‘You should have gone to the hospital,’ Phoebe said cleaning the wound, ‘it’s only a graze, you’ve been so lucky.’ 

Yeah. Lucky, I felt. ‘It was my own fault, I didn’t expect that.’ Back in the city when something like that occurred I would have seen it coming a mile away. But that night I was genuinely taken by surprise. Was I losing my touch?

Phoebe wrapped the bandage, ‘you’re all set,’ still looking at me with those eyes, those reprimanding eyes.

‘Alright, alright, stop with that,’ I said chuckling, ‘I said they got me off guard. I’ll be careful next time.’

She repeated aghast, ‘next time?’


It was purely my instinct to suspect them. Now the result was back from the laboratory confirming my suspicions. I understood much better what was going. I had sent a sample of the cookies that Mrs. Silver gave me, to the laboratory, tested for the ingredients. And surprise, surprise, they found Tubroxin, a banned condiment, which was used widely in recipes up to thirties, but as it turned out it was toxic. Hence it was banned by the health department. So Mrs. Silver’s allergy to cinnamon was bogus. What else they were lying about?

By the time I entered the bakery, I saw the morose and defeated expression on both the Silvers’ faces. I did not waste time, and went right to the point. ‘Mr. and Mrs. Silver I know that you use illegal toxic ingredient, Tubroxin, in your Red-Cookies,’ I said watching their faces get paler, if possible. ‘Now is the time to tell the truth, everything.’ And I waited.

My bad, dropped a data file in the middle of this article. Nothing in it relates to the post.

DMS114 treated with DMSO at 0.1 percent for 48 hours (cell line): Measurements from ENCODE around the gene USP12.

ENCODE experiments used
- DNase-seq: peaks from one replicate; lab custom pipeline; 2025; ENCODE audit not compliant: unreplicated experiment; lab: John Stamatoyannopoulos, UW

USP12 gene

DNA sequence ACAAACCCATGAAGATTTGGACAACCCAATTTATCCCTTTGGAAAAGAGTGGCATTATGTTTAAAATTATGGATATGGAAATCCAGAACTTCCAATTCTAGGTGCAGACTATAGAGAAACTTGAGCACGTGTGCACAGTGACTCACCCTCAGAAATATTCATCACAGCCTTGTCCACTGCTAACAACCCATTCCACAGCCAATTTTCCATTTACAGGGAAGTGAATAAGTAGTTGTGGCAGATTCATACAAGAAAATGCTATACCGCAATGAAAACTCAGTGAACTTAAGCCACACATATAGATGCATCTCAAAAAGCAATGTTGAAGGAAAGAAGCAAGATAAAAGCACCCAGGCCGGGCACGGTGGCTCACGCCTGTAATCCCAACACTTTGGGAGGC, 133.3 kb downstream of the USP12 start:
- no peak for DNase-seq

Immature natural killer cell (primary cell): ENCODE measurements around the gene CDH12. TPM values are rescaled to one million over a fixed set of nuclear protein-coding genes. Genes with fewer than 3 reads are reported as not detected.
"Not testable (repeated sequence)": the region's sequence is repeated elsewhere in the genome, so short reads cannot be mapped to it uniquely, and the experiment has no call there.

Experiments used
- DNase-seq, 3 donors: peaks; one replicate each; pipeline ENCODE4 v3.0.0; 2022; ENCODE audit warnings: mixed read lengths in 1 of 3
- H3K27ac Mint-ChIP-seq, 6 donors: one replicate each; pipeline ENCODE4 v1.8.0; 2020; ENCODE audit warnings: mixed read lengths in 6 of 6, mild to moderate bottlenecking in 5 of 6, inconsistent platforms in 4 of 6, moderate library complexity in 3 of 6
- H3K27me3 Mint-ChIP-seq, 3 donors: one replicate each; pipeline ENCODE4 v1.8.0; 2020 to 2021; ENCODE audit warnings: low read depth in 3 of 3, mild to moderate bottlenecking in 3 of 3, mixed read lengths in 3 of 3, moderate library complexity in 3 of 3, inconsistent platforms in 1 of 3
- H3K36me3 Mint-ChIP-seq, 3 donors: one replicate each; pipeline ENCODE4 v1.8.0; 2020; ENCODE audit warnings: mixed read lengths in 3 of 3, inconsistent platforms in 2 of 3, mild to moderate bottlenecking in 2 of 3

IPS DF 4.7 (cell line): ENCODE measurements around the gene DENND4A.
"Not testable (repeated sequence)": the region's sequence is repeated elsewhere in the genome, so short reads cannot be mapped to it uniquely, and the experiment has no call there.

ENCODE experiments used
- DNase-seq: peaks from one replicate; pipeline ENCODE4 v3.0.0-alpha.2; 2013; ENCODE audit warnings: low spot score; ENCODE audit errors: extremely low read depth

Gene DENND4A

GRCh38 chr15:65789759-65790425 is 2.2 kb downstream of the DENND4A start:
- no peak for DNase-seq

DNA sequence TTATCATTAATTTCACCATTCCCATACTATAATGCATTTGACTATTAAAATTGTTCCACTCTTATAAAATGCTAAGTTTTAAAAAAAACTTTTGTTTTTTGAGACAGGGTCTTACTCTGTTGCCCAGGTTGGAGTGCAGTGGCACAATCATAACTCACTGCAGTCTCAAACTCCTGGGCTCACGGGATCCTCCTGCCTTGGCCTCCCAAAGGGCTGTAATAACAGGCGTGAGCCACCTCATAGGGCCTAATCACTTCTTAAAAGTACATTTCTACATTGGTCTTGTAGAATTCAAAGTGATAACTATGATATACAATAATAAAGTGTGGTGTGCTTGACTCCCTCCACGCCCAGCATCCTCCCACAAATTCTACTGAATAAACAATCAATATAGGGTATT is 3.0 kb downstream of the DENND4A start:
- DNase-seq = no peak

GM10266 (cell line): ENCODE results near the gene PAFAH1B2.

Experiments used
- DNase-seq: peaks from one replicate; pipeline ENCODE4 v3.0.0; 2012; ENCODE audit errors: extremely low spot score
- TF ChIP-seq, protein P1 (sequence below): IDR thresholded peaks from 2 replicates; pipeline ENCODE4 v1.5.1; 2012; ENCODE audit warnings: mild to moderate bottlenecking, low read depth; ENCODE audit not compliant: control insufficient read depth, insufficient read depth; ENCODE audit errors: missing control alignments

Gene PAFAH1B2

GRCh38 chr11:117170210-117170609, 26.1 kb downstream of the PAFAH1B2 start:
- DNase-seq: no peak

Silence stretched for few moments, they exchanged looks, and Mr. Silver confirmed how they had used the ingredient, years back by coincidence, and as it was a successful recipe, they had continued. ‘There did not seem to be any harm,’ said Mr. Silver, ‘but someone found out, (and took our whole stash as you know) and now is extorting us, demanding twenty grand.’

Then it all clicked together. ‘It was you last night robbing your own shop,’ I said, ‘perhaps planning to claim it from insurance, faking another robbery.’

He nodded miserably. ‘But ... but I did not know it was you, I didn’t....’ he faltered, ‘I thought it was the thief coming back. I was scared.’


Learning about the toxic ingredient, and the extortion business, the rest of the mystery unraveled quickly. It took some straightforward police work to identify the culprit. Once he made a new contact to set a meet (to receive the money,) tracing back the call to a local pay phone in the town, which CCTV of a nearby bank revealed the identity of the extortionist. As it turned out it was the supplier of the toxic ingredient after all, who had dug himself into a financial hole.

‘I would have never imagined the Silvers capable of doing something like that,’ said the captain, ‘for God’s sake I loved those cookies. I bought them for my kids every week.’

The culprit was apprehended waiting for trial. The Silvers’ bakery was sealed, and their attorney was bargaining a plea based on ignorance (regarding the toxic ingredient). Captain, with mixed feelings, finally decided to help the Silvers with his connections. And I was getting used to the life in a small town.

December 11, 2020 12:05